Lawmakers yet to be sold on increased exports to Cuba

By Spencer Chase

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WASHINGTON, Sept. 9, 2015 - Some House members aren't sold on the idea of increased agricultural trade with Cuba, saying it wouldn't do anything to relieve human rights abuses in the communist country.

At a Wednesday hearing of the House Subcommittee on Terrorism, Nonproliferation, and Trade, there wasn't much disagreement that there is potential in the Cuban market, but some lawmakers expressed skepticism about benefits beyond a boost in exports.

Lets Talk Food

Among them was Rep. Ileana Ros-Lehtinen, R-Fla., who is not a member of the subcommittee. Ros-Lehtinen, the first Cuban-American elected to Congress, said the U.S. should be leery of current agricultural export figures and look at a potentially bigger political picture.

“The Castro regime knows and understands the U.S. very well, and it is purposely, I believe, dropping the amount of sales right now of U.S. agricultural products so that the ag industry falls for this ruse and advocates for loosening of sanctions and more concessions to the Castro regime,” Ros-Lehtinen said.

Loosening sanctions, she said, will not help the Cuban people, she said. “It will only help fill the coffers of the monopolies that have been created by the regime.”

Congress has allowed sales of certain agricultural and medical products to Cuba since 2000. Farm sales reached almost $700 million in 2008, but in 2014 totaled just $286 million, mostly poultry meat, soy products and corn and feed.

Subcommittee member Joe Wilson, R-S.C., said there is already evidence from other countries justifying the concerns of skeptics.

“It's hard to believe the increased trade will help the Cuban people. The evidence is clear: The Castro regime had 30 years of subsidized trade with the Soviet Union and billions of dollars in European investment, yet none of the profits made its way to the Cuban people,” Wilson said. “What makes us think that adding U.S. to the equation would be different except to prop up a corrupt dictatorship?”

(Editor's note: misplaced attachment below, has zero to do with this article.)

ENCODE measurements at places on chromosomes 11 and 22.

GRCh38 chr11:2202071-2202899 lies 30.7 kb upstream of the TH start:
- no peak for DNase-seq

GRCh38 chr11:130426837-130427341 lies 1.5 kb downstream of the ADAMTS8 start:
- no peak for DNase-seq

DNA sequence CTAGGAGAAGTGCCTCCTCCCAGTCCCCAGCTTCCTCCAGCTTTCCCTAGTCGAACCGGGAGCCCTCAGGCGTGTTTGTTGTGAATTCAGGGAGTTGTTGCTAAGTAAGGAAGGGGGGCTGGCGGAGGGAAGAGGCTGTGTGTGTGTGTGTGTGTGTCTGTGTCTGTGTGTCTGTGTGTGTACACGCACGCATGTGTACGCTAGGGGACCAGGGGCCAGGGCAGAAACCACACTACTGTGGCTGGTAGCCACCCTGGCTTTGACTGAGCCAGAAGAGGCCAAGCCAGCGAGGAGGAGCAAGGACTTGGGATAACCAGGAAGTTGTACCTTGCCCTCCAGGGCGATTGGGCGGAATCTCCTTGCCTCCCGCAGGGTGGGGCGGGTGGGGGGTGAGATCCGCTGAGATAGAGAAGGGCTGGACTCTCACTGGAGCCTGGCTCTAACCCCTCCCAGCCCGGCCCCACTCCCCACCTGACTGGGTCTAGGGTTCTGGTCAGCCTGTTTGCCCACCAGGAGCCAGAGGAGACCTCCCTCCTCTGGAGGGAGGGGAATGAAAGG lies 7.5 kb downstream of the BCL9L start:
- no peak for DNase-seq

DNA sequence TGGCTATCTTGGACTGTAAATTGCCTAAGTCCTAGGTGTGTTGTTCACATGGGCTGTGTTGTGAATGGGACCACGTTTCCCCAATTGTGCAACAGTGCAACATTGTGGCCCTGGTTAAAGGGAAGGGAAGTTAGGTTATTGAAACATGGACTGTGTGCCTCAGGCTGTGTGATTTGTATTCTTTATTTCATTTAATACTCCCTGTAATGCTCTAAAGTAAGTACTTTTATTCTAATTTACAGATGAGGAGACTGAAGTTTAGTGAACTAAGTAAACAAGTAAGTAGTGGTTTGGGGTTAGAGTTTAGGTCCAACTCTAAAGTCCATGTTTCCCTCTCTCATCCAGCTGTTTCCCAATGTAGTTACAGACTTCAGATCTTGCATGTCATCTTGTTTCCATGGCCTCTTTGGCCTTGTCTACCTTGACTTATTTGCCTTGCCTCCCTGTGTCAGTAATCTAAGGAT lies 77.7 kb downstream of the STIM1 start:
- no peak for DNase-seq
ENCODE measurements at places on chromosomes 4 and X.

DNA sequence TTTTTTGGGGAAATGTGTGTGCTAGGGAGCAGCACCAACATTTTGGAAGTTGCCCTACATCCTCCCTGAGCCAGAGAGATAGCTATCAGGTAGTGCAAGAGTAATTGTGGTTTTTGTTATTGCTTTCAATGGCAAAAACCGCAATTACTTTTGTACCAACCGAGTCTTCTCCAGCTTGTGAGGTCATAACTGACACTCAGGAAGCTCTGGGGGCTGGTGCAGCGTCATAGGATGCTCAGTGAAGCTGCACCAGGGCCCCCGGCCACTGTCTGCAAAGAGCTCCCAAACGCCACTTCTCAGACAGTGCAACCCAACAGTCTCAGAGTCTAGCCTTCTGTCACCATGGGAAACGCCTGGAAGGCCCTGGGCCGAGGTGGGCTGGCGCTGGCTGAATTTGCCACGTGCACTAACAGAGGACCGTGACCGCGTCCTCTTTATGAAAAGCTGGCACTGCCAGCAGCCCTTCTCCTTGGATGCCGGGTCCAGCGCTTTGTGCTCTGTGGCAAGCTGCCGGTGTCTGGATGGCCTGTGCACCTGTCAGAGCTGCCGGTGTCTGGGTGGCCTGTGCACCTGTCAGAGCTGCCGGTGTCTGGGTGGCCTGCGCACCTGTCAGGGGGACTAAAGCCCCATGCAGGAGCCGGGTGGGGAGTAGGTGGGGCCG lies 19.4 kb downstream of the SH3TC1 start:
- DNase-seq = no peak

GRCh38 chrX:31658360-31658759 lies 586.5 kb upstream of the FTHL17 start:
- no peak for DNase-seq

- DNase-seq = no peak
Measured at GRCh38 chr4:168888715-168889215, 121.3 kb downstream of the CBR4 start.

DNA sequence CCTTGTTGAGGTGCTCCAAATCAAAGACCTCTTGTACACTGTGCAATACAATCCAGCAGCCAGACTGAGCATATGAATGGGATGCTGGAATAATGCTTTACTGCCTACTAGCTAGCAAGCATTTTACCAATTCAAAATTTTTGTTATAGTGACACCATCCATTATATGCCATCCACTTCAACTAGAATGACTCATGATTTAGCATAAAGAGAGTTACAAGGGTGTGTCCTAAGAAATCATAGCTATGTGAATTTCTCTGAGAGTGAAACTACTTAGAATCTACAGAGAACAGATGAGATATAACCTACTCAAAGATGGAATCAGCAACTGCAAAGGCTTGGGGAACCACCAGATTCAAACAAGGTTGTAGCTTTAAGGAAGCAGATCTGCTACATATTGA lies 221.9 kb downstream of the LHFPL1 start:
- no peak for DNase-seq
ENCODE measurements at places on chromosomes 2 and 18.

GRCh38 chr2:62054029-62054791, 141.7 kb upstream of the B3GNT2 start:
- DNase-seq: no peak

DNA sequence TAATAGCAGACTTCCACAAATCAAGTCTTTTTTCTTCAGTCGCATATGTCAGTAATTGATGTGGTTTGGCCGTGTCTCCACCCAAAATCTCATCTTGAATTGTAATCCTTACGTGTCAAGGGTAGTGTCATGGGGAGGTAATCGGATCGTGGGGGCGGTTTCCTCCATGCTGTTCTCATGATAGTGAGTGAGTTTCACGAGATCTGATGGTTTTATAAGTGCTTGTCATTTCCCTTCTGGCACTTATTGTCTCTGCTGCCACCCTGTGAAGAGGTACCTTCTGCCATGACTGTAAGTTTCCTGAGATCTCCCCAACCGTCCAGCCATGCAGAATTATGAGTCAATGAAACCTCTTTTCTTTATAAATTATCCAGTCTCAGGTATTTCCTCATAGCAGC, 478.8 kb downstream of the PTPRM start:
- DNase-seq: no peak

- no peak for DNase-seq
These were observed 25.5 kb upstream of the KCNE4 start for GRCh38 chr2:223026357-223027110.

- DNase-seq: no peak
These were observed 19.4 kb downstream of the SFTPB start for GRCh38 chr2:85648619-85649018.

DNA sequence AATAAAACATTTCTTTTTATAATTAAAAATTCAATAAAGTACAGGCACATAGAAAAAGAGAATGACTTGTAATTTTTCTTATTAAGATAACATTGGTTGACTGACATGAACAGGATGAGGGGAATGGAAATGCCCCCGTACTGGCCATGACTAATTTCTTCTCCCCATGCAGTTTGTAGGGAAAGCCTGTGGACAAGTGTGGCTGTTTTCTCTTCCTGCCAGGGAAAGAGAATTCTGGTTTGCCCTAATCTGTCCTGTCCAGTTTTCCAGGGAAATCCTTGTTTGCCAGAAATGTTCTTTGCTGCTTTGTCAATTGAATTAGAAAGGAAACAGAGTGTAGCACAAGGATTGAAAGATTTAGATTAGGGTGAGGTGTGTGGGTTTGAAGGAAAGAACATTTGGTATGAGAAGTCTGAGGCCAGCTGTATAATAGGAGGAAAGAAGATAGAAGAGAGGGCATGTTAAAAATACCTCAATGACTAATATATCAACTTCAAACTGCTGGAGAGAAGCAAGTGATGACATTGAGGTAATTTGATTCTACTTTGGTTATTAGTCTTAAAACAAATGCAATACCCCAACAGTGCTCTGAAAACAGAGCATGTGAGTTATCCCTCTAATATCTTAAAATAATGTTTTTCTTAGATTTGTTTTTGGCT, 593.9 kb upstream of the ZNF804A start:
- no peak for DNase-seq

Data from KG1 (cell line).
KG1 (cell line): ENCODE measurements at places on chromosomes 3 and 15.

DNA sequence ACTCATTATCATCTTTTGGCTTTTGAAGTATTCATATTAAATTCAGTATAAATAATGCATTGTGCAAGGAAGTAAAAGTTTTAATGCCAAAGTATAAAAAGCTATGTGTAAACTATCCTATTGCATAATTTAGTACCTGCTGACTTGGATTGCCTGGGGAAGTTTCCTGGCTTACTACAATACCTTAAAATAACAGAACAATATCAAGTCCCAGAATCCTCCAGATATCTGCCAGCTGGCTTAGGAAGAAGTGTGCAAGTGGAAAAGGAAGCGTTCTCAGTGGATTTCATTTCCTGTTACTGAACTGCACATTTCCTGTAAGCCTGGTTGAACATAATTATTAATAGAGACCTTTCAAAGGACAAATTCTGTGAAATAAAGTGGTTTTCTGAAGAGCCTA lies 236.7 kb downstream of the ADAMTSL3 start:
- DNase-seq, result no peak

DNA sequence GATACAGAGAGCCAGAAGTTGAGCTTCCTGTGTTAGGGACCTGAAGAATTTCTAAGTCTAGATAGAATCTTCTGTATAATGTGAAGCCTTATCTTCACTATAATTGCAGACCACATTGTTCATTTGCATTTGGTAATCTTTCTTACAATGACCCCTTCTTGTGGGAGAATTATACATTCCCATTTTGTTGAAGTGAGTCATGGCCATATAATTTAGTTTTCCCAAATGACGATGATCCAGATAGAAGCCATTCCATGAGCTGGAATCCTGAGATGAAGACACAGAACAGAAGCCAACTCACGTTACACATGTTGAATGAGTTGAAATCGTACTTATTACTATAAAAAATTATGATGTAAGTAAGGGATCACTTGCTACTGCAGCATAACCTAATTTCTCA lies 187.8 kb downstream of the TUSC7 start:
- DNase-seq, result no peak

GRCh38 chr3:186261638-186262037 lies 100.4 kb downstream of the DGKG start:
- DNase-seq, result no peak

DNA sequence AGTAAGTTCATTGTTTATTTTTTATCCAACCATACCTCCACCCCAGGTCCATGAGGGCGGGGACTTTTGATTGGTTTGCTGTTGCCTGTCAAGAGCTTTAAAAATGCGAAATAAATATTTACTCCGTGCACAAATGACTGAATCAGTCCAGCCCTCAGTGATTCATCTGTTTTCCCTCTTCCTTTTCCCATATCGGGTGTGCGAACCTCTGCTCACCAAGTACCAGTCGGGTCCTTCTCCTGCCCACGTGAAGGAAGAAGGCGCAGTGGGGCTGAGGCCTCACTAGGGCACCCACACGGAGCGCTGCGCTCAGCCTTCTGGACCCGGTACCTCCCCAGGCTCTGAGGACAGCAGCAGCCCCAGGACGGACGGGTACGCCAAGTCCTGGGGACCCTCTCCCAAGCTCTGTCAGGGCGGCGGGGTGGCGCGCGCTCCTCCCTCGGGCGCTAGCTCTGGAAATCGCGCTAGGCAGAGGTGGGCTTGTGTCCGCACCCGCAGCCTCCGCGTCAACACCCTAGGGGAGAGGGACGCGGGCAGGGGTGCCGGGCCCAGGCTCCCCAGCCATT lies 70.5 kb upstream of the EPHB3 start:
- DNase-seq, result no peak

Skepticism over the intentions of the Castro regime is not new, but it has the potential to derail the Obama administration's plan to lift sanctions against the Caribbean country. Agricultural organizations have been pushing for increased trade with Cuba since December, when President Obama announced his intentions to lift the 50-year-old trade embargo established by President John F. Kennedy.

Currently, agriculture goods sold to Cuba must be paid for fully in advance in cash and the transaction must be handled by a state-owned entity.  Subcommittee Chairman Ted Poe, R-Texas, said he didn't understand why trade would be allowed, but be so restricted.  

“This half-in, half-out trade environment doesn't make much sense to me,” Poe said in his opening statement. He argued U.S. exporters should be allowed to sell products on credit, with the understanding that the U.S. government won't bail them out.

Poe pointed out the rice industry, which is prevalent in his district, is one of many commodities that could benefit from increased trade with Cuba. But reforms are needed to maximize that opportunity, he said.

“It's clear our current policy when it comes to agriculture exports to Cuba is not working,” Poe said, pointing out that Cuba, a nation of 11 million people just 90 miles off the Florida coast,  is importing 70 percent of its food.

“By law, our farmers have the freedom to export to Cuba but in practice, the government seems to get in the way.”

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